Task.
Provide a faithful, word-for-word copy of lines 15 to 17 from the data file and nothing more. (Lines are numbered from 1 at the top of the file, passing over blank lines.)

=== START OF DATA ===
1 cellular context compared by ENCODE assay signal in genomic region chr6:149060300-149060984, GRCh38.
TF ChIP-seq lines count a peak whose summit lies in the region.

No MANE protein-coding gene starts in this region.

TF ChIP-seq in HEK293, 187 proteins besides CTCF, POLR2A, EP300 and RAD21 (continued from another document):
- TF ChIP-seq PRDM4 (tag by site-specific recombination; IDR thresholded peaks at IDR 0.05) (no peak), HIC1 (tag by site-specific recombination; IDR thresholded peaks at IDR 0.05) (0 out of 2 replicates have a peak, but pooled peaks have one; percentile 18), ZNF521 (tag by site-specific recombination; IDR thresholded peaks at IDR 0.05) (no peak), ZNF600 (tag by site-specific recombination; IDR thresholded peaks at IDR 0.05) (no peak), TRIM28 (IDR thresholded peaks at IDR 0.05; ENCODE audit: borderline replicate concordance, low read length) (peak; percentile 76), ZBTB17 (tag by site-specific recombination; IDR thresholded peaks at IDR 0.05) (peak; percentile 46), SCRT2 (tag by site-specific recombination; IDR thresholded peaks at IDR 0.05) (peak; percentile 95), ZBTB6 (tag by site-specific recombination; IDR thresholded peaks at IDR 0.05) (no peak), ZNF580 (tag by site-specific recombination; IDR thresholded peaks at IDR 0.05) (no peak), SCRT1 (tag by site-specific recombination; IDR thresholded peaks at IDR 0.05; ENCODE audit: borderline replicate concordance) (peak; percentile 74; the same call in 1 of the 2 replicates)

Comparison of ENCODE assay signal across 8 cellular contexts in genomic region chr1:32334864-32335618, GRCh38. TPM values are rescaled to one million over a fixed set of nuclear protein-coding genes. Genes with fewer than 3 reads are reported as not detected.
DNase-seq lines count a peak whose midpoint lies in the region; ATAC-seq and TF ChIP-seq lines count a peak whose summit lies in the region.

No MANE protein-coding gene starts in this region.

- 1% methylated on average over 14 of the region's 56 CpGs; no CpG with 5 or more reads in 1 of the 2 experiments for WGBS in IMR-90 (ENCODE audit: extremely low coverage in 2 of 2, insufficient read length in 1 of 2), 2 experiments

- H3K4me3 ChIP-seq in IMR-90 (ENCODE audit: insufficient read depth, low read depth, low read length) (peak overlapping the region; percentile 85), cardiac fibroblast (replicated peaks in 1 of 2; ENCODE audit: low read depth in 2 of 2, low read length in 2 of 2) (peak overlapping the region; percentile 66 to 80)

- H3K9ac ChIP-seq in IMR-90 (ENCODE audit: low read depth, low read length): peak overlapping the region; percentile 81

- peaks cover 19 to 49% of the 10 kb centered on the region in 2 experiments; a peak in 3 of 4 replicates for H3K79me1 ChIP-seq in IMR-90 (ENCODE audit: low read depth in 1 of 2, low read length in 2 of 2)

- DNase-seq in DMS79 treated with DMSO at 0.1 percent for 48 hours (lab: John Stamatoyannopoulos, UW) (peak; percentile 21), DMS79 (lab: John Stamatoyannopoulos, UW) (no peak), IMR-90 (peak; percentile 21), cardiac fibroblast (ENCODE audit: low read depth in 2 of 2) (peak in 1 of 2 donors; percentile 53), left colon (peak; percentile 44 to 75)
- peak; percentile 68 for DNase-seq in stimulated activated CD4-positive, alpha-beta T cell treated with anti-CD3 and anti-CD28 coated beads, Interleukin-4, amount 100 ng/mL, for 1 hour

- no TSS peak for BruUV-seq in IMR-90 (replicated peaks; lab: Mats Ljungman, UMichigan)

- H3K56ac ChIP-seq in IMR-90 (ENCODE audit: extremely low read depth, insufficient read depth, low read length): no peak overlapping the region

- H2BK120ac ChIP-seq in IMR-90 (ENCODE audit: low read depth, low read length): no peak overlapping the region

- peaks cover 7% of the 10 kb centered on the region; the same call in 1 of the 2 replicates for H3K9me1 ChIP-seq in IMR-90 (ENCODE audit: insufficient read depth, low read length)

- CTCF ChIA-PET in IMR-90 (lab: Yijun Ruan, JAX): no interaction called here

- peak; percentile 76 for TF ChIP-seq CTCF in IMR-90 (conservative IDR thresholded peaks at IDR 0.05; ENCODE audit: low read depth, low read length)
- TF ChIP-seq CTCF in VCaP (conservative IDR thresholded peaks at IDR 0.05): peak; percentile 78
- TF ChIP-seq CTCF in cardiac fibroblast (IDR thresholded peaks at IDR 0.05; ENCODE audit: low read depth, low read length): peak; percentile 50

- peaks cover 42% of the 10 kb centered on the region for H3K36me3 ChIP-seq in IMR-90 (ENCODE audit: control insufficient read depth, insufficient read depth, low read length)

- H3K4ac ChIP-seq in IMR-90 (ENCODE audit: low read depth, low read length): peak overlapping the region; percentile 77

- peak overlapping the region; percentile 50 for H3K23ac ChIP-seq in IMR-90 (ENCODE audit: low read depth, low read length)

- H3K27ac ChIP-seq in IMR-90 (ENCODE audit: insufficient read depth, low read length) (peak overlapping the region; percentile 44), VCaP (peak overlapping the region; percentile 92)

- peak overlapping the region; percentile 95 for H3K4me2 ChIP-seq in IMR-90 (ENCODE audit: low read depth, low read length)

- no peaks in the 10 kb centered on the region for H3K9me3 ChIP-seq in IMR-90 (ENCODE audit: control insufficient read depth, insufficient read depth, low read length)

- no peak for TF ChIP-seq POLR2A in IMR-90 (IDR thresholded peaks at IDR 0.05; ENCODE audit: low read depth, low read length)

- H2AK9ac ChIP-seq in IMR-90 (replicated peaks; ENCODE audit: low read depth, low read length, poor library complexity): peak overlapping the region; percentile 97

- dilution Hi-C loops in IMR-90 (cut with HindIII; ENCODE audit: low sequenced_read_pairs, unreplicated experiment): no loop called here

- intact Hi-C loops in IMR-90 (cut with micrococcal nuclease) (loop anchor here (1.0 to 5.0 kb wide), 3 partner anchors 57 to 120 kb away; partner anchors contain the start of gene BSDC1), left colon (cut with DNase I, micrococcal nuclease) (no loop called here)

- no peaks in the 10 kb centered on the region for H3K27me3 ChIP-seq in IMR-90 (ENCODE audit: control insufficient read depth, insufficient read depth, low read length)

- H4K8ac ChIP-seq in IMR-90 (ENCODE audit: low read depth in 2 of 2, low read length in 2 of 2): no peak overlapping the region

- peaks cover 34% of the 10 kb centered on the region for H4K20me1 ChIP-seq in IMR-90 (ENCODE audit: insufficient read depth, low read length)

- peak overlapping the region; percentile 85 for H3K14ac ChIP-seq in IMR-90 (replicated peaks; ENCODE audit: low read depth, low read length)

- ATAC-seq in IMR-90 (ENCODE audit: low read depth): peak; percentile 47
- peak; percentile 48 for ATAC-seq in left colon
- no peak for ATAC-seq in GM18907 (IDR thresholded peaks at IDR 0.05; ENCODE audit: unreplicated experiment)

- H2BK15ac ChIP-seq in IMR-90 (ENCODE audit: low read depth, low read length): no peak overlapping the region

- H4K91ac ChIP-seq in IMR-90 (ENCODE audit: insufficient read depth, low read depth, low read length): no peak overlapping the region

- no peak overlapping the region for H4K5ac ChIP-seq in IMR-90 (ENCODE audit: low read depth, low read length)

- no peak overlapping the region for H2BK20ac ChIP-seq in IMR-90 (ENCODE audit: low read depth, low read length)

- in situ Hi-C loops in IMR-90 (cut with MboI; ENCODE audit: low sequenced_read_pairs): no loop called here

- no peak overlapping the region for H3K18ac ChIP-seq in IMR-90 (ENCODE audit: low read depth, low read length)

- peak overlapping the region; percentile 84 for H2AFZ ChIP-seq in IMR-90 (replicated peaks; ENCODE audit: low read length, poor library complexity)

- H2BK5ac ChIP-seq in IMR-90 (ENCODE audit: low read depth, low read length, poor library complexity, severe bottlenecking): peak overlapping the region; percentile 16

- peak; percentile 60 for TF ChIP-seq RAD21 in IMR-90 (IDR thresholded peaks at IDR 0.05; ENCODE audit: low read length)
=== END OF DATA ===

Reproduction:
- no TSS peak for BruUV-seq in IMR-90 (replicated peaks; lab: Mats Ljungman, UMichigan)

- H3K56ac ChIP-seq in IMR-90 (ENCODE audit: extremely low read depth, insufficient read depth, low read length): no peak overlapping the region

- H2BK120ac ChIP-seq in IMR-90 (ENCODE audit: low read depth, low read length): no peak overlapping the region